Noah Shitama greeted each person who came up to his stand with a smile.
The local farmer talked to each visitor with enthusiasm, explaining how Gainesville’s community-supported agriculture program (CSA) provides the community with organic produce.
Shitama spoke to visitors as part of the Back to the Garden Community Supported Agriculture Fair at First Magnitude Brewing Company Sunday evening. As the organizer, he invited other local farmers to join him to get more Gainesville residents interested and involved with the program.
"To me it’s crucial that we demonstrate to the community that we are not competing," said Shitama, the owner of Swallowtail Farm.
The farm serves about 230 families, Shitama said. Jordan Brown, standing behind his modest table next to Shitama, said his farm, the Family Garden, serves about 200 families.
Both farmers broke into the CSA market six years ago.
The CSA program brings in about 35 percent of Brown’s revenue. For Shitama, however, he is completely dependent on his customers and the trust they have in him, he said.
Many people like supporting the local economy and farmers, said Brown and Shitama. Others enjoy the taste and health benefits of consuming organic produce.
"I like actually having things that are fresh and local," said Gainesville resident Naomi Sandoval. "I feel so much healthier."
The program also introduces customers to fruits and vegetables they may never try or see at a supermarket, said Amy Van Scoik, co-owner of Frog Song Organics.
Sandoval, a CSA customer of Siembra Farm, said she never liked beets. They tasted like dirt to her.
When she received some in her weekly pickup, though, she decided to look at recipes and settled on roasting one.
Roasted, the beet tasted sweet and was something she’d eat.
Sandoval said she likes the hassle-free process of the CSA program. Instead of having to pick out vegetables and fruits at a market garden or grocery store, Siembra Farm selects and provides the produce for her. She likes the produce better than that from the market and store too, she said.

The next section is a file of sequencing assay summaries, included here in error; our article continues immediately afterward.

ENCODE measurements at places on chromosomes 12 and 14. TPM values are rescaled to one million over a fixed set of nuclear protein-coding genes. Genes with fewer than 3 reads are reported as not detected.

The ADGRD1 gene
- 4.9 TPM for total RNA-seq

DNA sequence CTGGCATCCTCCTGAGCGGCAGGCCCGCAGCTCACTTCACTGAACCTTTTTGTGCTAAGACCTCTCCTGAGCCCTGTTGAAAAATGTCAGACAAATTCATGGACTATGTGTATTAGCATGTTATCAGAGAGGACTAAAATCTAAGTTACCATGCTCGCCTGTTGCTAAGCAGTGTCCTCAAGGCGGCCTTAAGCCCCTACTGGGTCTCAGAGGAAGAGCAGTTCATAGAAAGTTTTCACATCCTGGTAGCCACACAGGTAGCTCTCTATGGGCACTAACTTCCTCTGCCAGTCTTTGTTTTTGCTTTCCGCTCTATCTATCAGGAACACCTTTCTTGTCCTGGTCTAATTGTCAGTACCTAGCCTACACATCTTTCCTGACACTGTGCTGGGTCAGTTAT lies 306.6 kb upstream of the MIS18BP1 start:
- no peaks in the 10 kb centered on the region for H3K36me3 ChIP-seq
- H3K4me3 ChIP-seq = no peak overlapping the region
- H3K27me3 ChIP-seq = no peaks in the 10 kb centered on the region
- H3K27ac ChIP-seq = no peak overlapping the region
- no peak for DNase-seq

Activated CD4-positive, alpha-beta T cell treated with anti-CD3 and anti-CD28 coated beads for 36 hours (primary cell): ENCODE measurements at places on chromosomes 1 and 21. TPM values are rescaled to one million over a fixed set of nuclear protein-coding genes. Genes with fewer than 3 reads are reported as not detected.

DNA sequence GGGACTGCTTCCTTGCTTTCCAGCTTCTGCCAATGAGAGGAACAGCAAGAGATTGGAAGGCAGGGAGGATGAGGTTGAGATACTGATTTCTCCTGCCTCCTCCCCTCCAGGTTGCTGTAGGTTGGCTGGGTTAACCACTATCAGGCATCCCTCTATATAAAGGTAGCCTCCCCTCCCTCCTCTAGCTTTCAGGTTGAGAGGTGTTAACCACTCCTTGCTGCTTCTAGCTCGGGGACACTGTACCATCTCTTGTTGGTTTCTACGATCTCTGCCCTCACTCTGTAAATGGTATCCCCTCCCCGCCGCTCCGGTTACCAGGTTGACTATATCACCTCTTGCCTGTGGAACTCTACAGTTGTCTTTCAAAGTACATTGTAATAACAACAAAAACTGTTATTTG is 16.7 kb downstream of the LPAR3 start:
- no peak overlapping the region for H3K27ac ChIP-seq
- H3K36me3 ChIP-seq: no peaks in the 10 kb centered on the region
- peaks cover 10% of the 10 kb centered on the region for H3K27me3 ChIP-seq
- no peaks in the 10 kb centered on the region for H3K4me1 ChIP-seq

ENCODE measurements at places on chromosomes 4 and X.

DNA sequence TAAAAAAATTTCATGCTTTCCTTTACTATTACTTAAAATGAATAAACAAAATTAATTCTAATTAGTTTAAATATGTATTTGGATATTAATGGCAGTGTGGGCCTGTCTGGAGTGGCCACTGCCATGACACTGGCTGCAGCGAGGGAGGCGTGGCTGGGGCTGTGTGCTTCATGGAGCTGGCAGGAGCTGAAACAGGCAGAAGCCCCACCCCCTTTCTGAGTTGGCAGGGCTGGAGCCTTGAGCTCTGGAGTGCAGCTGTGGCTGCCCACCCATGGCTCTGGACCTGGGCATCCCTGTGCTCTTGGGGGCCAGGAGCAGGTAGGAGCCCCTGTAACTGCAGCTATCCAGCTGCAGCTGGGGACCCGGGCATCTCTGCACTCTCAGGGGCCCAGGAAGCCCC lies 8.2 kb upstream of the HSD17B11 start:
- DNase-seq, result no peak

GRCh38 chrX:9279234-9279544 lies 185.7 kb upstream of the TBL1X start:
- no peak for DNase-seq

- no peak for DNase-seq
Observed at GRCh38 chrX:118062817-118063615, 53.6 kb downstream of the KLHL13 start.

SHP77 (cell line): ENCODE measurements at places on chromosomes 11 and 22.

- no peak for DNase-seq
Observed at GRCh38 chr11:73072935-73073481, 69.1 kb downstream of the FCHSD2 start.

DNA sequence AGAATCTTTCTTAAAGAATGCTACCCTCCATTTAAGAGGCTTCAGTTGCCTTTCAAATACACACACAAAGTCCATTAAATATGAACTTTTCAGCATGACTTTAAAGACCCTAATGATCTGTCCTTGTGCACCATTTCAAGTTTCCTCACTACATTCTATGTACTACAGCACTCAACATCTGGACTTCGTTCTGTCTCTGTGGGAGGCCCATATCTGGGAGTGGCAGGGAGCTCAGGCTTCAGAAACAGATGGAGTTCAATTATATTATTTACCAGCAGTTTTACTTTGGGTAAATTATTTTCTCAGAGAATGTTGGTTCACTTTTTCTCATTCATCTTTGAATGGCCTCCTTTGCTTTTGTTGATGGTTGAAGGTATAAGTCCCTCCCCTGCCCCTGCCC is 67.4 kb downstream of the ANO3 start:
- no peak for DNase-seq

"Everything I get here, everything is good," Sandoval said.
Noah Shitama, 36-year-old founder of SwallowTail Farm, discusses the importance of supporting local farmers at the First Magnitude Brewing Company Sunday for the Back to the Garden CSA Fair. "We do it for the families that we feed and join us at the market," he said. "The community is the heart of it all," he said.
Veronica Robleto, 35-year-old co-owner of Siembra Farms, shares information regarding the farm's weekly Community Supported Agriculture membership. The membership offers consumers a direct connection to the food they eat while also allowing the farmer to prioritize sustainable farming techniques. "It's almost like a complete lifestyle shift," she said.
Daimian Holiday Scott (center), a 37-year-old musician, talks with 33-year-old writer Elizabeth Nesbit during the Back to the Garden CSA Fair at First Magnitude Brewery Company on Oct. 4, 2015. "The event is great; it is complete with enjoyable music for a great cause," he said.